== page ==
Bernardo's deposition testimony corroborates Plaintiff's version of events in several key respects but differs from Plaintiff's in others. Bernardo testified he was in the courtroom when Plaintiff entered and said (to whom is unclear): “‘I need to see the judge. The girls upstairs said they don't know anything, they can't do something, I need to see the judge.'” (Bernardo Dep. Tr. (Dkt. No. 77-1, Ex. 10[5]) at 10:2-14.) Someone or some group of people told Plaintiff he could not see the judge. (Id. at 10:15-16.) Plaintiff said aloud in the courtroom that the judge told him to go to the clerk's office, but the clerk's office staff could not help him, and, as a result, he needed to see the judge. (Id. at 10:17-24.) He was told again to leave, and someone-Bernardo believes it was a clerk named Dave Kearns-said, “‘Get him out of here.'” (Id. at 11:1-7.) Before this point, court officers were not around Plaintiff, but the officers in the courtroom then surrounded him, and other officers came down from upstairs into the courtroom. (Id. at 11:7-14.) Plaintiff looked at Bernardo and asked, “‘Hey, John, can they throw me out like this?'” (Id. at 11:15-17.) Then the courtroom door opened, and “in stepped the biggest court officer there, Dave Hadley, ” who “grabbed [Plaintiff] by the arm.” (Id. at 11:18-20.) Hadley had come in “rapidly” and “grabbed [Plaintiff's] arm forcefully and yanked him, pulled him out that door.” (Id. at 11:18-24.) Bernardo continued:

[When Hadley entered the courtroom, the other court officers] had Mr. Gaetani surrounded. One court officer had him by one hand, another one had him by the other hand. Then it swapped, as to one of the officers. And Dave Hadley, like I said, come in the room, came charging in the door, and just grabbed his arm and yanked him right out. [Plaintiff's] arm was straight out [90 degrees to his body, parallel to the floor, ] and [Hadley] yanked him right out.
. . .
I mean, there was no delay. [Hadley] come charging in the room, grabbed [Plaintiff's] arm and just yanked him right out. And the other officers were all around Mr. Gaetani in the rear and to the side.

(Id. at 13:18-14:6, 14:24-15:4.) Hadley had two hands on Plaintiff's right arm “just like you grab a baseball bat.” (Id. at 14:9-10.) Out of concern for Plaintiff's safety, Bernardo followed the group outside and advised Plaintiff to leave the property.[6] (Bernardo Dep. Tr. (Dkt. No. 113-3) at 19:2-21:13.) Plaintiff complained to Bernardo, “‘My shoulder, . . . I think they dislocated it.'” (Id. at 19:20-21; see also Plaintiff Dep. Tr. (Dkt. No. 113-2 (40:19-22) (“I was telling Mr. Bernardo that I thought they broke my shoulder.”).)

         C. Plaintiff's Shoulder Injury

         Plaintiff's medical records show he went to a doctor about his shoulder several times in the days and weeks following the incident. (Plaintiff Medical Records (Dkt. No. 113-6) at ¶ 00336-37, MR00339-42.) The doctor sent him to an orthopedic surgeon, Dr. Herb Bote. (Plaintiff Dep. Tr. (Dkt. No. 113-2) at 50:7-16.) Dr. Bote informed Plaintiff he “had some torn tissues in [his] shoulder.” (Plaintiff Dep. Tr. (Dkt. No. 113-2) at 50:20-24; see also Plaintiff Medical Records (Dkt. No. 113-6) at ¶ 00344 (“ASSESSMENT: 840.4 Right Rotator cuff tear (Severe; Worsening)”).) Plaintiff subsequently underwent surgery, which “failed” and “had to be corrected.” (Plaintiff Dep. Tr. (Dkt. No. 113-2) at 51:1-19.)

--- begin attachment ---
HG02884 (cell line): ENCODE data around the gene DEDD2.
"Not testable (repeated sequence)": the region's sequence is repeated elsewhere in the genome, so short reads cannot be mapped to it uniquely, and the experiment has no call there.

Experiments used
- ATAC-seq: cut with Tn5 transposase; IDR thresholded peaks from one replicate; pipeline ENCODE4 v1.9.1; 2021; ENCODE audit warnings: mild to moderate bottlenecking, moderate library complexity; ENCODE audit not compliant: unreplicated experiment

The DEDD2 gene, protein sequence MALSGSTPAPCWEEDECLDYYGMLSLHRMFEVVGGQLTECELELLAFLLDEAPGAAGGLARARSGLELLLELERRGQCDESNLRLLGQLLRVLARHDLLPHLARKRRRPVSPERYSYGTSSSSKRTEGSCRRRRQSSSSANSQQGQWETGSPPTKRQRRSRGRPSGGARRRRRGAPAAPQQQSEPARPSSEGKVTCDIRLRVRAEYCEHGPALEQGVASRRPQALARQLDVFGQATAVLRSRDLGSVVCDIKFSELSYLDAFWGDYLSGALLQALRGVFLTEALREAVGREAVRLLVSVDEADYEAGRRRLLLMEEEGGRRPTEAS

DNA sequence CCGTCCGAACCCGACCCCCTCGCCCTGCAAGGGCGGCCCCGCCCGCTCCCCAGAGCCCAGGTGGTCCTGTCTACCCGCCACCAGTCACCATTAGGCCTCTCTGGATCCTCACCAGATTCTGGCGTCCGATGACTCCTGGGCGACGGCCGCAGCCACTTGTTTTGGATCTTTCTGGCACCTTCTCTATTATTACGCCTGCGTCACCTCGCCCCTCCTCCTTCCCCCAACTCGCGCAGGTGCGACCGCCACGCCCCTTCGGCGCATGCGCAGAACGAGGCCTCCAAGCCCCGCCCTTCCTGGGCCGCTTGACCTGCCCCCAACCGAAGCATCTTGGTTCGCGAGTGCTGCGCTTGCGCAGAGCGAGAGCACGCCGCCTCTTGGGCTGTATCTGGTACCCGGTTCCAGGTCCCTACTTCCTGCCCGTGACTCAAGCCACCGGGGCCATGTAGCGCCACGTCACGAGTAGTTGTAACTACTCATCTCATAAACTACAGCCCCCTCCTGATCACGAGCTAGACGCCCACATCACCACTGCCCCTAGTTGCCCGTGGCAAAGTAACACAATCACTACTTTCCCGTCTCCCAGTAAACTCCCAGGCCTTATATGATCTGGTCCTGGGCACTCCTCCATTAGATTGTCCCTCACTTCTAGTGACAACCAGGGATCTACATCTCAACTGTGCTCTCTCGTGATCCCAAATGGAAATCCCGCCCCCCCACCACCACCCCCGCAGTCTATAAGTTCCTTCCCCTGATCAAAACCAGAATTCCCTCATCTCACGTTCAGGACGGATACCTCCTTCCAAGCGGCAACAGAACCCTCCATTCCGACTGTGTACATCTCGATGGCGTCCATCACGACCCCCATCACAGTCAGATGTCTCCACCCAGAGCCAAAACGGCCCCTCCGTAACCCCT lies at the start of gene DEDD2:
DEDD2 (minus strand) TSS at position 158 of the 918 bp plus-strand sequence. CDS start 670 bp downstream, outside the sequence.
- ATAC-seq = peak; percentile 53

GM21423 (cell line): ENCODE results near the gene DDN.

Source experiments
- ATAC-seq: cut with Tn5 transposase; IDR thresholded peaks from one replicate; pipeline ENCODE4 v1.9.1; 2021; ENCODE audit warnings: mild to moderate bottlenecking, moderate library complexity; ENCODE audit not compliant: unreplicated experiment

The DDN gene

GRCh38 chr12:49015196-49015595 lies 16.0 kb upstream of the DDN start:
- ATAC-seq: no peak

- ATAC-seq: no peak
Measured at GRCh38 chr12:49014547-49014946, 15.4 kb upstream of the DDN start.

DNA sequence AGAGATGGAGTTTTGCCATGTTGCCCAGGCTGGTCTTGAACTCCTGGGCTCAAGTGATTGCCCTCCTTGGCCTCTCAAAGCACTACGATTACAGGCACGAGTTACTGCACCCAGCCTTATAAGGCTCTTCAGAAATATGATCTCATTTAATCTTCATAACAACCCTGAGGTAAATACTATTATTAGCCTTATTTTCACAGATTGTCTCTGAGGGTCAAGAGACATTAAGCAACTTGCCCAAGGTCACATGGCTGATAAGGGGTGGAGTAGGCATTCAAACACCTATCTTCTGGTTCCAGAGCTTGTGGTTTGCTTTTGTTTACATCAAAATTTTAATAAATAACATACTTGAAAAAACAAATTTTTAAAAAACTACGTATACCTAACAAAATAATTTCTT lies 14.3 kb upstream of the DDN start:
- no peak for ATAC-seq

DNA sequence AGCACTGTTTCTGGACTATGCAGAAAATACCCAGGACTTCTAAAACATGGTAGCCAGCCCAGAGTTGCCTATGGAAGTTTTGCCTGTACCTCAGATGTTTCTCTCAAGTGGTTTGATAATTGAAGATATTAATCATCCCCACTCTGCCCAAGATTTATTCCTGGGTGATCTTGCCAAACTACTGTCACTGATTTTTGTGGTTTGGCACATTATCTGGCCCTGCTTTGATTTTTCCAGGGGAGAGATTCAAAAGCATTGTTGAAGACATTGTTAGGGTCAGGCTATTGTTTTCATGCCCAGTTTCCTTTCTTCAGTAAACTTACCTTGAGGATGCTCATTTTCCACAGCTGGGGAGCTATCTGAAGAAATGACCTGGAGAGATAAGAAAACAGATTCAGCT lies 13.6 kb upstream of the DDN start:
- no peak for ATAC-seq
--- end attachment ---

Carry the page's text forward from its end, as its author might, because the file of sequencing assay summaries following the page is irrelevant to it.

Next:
Plaintiff also sought medical attention for pain in his right shoulder roughly two weeks before the incident at the courthouse. On June 8, 2011, he saw his doctor for “recurrent pain in his right shoulder” that had been “progressively more painful over the last three to four days, although in duration it ha[d] been uncomfortable for probably two weeks.” (Plaintiff Medical Records (Dkt. No. 115-2) at GMED053). The doctor injected “[a] local anesthetic [that] provided prompt relief.” (Id.)

         According to Plaintiff's statement of facts, “Plaintiff did have surgery on his shoulder three months after the June 22 incident, but has offered no admissible evidence that surgery or any of Plaintiff's alleged increased shoulder pain were the result of the events on June 22, 2011.” (Plaintiff's SOF (Dkt. No. 113-9) at ¶ 31.)


         “Summary judgment is appropriate ‘if the movant shows that there is no genuine dispute as to any material fact and the movant is entitled to judgment as a matter of law.'” Bellone v. Southwick-Tolland Reg'l Sch. Dist., 748 F.3d 418, 422 (1st Cir. 2014) (quoting Fed.R.Civ.P. 56(a)). “[A] nonmovant can forestall summary judgment by ‘present[ing] definite, competent evidence' demonstrating the existence of a genuine dispute about a material fact.” Murray v. Kindred Nursing Ctrs. W. LLC, 789 F.3d 20, 25 (1st Cir. 2015) (quoting Mesnick v. Gen. Elec. Co., 950 F.2d 816, 822 (1st Cir. 1991)). “‘A dispute is genuine if the evidence about the fact is such that a reasonable jury could resolve the point in the favor of the non-moving party.' . . . ‘A fact is material if it has the potential of determining the outcome of the litigation.'” Patco Constr. Co. v. People's United Bank, 684 F.3d 197, 206-07 (1st Cir. 2012) (quoting Rodríguez-Rivera v. Federico Trilla Reg'l Hosp. of Carolina, 532 F.3d 28, 30 (1st Cir. 2008)). The court must view the facts and draw inferences from those facts in the light most favorable to the non-movant. See Matsushita Elec. Indus. Co., Ltd. v. Zenith Radio Corp., 475 U.S. 574, 587-88 (1986) (citation omitted). “In a case in which the parties offer diametrically opposite versions of the facts, each founded on first-hand knowledge, we must ask whether the account propounded by the nonmovant suffices to thwart the swing of the summary judgment ax.” Morelli v. Webster, 552 F.3d 12, 18 (1st Cir. 2009). However, “[t]he role of the trial judge at the summary judgment stage ‘is not . . . to weigh the evidence and determine the truth of the matter, but to determine whether there is a genuine issue for trial.'” Hodgens v. Gen. Dynamics Corp., 144 F.3d 151, 167 (1st Cir. 1998) (quoting Anderson v. Liberty Lobby, Inc., 477 U.S. 242, 249 (1986)). Similarly, “the court should not engage in credibility assessments.” Domínguez-Cruz v. Suttle Caribe, Inc., 202 F.3d 424, 432 (1st Cir. 2000).


         Defendant raises two arguments in his summary judgment motion. First, because of Donati's contemporaneous incident report in which he admits he seized Plaintiff, no reasonable jury could find in Plaintiff's favor. (See Section IV.A below.) Second, in the alternative, Defendant is entitled to qualified immunity. Defendant's motion requires the court to strike a difficult balance between summary judgment standards and the doctrine of qualified immunity. (See Section IV.B below.)

         A. Summary ...